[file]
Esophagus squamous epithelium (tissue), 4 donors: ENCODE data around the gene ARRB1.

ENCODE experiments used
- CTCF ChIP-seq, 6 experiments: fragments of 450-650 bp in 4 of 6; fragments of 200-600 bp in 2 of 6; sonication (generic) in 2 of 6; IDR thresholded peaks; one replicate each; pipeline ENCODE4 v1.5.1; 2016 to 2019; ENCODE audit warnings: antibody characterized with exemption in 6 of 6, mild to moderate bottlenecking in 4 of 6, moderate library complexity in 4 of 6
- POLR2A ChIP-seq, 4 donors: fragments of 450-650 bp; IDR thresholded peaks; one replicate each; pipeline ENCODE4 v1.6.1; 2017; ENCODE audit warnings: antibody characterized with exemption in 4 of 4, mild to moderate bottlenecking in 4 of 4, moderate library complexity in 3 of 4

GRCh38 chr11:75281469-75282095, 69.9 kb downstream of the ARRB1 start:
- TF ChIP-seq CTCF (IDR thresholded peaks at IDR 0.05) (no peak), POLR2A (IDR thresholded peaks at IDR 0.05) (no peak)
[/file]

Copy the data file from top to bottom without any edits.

Esophagus squamous epithelium (tissue), 4 donors: ENCODE data around the gene ARRB1.

ENCODE experiments used
- CTCF ChIP-seq, 6 experiments: fragments of 450-650 bp in 4 of 6; fragments of 200-600 bp in 2 of 6; sonication (generic) in 2 of 6; IDR thresholded peaks; one replicate each; pipeline ENCODE4 v1.5.1; 2016 to 2019; ENCODE audit warnings: antibody characterized with exemption in 6 of 6, mild to moderate bottlenecking in 4 of 6, moderate library complexity in 4 of 6
- POLR2A ChIP-seq, 4 donors: fragments of 450-650 bp; IDR thresholded peaks; one replicate each; pipeline ENCODE4 v1.6.1; 2017; ENCODE audit warnings: antibody characterized with exemption in 4 of 4, mild to moderate bottlenecking in 4 of 4, moderate library complexity in 3 of 4

GRCh38 chr11:75281469-75282095, 69.9 kb downstream of the ARRB1 start:
- TF ChIP-seq CTCF (IDR thresholded peaks at IDR 0.05) (no peak), POLR2A (IDR thresholded peaks at IDR 0.05) (no peak)